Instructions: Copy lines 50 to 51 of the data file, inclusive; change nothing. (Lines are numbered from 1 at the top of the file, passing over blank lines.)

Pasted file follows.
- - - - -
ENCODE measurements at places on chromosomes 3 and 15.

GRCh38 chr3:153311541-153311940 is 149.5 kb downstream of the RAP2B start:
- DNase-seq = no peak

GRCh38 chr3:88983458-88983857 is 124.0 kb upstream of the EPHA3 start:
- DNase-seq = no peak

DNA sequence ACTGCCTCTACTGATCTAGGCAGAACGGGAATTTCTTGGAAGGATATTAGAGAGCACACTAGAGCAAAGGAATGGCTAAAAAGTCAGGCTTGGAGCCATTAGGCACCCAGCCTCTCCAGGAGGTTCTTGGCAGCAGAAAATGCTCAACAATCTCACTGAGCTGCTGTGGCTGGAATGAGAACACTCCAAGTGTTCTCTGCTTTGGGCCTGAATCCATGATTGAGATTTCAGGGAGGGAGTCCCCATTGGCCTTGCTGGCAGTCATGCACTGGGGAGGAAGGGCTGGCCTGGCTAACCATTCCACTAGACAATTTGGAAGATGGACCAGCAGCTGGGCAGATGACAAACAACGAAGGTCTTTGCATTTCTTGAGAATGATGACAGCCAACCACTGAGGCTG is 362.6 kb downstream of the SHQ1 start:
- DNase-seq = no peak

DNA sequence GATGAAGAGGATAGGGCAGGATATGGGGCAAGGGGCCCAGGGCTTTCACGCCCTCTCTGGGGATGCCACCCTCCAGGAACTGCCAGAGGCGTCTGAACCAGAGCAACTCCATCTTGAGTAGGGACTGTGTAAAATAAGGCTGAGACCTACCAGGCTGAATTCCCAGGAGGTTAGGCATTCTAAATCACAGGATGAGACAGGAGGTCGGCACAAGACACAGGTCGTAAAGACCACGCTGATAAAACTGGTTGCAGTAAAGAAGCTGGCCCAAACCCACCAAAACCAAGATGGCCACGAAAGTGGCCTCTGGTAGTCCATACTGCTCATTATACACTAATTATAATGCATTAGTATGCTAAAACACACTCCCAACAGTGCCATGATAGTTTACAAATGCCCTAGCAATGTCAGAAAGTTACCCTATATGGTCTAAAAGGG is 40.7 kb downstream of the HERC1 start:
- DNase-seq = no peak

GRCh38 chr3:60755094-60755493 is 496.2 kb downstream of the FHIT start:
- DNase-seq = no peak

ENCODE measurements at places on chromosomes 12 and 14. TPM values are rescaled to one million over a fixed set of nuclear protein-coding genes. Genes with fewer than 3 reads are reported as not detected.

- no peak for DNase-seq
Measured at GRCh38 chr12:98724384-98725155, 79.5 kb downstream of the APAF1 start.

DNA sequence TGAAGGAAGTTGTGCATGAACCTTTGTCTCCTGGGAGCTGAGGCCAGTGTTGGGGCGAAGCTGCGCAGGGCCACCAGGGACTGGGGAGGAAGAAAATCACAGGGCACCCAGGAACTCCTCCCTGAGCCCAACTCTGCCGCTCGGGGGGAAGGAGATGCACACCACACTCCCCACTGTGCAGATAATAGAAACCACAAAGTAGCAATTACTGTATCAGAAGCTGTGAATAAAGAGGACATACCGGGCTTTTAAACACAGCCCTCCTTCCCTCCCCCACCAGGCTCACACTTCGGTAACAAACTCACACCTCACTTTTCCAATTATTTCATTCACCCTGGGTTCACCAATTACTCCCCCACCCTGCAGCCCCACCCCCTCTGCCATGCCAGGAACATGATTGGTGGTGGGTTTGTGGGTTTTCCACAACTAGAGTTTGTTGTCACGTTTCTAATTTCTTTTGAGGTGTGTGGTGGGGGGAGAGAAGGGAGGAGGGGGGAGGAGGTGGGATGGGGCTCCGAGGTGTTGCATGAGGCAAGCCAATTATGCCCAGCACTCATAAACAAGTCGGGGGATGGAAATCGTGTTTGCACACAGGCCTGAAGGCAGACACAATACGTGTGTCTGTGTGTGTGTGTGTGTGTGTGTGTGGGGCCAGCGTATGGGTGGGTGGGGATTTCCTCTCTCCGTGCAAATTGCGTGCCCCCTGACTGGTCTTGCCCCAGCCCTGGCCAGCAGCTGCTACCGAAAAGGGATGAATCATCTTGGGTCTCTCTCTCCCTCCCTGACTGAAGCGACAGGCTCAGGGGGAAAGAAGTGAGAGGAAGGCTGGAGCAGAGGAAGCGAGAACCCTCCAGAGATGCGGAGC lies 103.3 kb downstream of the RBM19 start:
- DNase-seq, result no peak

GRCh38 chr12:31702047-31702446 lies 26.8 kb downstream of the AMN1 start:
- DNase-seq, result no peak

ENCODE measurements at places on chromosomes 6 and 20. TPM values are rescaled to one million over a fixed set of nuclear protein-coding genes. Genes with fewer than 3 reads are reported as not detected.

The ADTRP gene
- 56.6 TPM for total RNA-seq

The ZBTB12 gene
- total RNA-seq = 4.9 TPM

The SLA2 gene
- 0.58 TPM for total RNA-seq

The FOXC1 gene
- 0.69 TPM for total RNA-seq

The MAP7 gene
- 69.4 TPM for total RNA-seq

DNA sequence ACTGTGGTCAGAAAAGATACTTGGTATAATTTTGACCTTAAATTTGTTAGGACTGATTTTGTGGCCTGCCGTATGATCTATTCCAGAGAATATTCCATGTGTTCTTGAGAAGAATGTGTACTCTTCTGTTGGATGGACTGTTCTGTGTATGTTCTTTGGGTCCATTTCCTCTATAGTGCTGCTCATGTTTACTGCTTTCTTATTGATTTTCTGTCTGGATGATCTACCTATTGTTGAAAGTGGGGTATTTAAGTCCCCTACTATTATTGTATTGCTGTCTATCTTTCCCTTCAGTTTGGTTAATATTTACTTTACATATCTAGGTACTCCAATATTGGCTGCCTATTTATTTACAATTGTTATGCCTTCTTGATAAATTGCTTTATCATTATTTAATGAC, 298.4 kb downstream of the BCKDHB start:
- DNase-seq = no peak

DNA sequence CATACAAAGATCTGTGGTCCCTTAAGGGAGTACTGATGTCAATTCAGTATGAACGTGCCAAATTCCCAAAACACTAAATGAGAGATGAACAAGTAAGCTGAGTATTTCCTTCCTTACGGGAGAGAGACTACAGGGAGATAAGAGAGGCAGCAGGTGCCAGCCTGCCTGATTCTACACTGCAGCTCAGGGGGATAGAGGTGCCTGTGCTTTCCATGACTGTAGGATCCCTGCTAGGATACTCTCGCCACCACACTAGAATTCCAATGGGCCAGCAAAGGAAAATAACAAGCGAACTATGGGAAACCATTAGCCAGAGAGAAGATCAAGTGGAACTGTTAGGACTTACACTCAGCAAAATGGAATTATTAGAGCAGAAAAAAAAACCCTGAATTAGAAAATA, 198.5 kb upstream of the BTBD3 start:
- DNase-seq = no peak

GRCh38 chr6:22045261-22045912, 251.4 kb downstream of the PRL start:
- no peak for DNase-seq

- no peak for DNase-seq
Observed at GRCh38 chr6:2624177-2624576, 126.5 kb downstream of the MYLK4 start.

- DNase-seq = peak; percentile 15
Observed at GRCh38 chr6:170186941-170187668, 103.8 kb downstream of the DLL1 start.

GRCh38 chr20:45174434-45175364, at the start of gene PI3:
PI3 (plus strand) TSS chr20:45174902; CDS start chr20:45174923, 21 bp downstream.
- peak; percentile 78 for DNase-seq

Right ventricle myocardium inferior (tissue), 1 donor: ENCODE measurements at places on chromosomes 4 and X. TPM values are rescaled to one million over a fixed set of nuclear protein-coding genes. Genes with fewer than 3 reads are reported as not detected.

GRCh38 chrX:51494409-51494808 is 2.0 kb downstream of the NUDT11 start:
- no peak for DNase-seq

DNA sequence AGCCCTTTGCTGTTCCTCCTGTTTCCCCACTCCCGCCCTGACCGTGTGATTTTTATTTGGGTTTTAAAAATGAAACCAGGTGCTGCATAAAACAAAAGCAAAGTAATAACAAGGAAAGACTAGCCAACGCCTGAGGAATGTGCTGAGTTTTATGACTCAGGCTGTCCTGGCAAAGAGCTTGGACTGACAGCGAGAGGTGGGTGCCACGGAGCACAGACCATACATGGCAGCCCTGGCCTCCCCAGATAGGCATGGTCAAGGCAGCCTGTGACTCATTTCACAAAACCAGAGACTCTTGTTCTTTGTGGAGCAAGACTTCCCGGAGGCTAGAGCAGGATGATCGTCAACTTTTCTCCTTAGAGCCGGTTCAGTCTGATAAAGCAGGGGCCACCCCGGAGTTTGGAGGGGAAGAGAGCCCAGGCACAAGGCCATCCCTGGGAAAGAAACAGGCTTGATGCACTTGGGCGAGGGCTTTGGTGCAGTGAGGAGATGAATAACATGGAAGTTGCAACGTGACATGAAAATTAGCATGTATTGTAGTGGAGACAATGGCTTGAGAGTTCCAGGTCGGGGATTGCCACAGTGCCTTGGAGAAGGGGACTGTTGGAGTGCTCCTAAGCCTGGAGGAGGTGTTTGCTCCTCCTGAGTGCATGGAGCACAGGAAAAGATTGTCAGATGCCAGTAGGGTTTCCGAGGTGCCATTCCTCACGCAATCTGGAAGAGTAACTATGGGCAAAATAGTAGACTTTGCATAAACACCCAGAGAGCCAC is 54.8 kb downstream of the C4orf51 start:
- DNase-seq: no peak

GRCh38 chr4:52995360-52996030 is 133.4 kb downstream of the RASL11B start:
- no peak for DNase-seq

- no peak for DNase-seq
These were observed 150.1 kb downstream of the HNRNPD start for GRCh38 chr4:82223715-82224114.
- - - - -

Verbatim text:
- no peak for DNase-seq
These were observed 150.1 kb downstream of the HNRNPD start for GRCh38 chr4:82223715-82224114.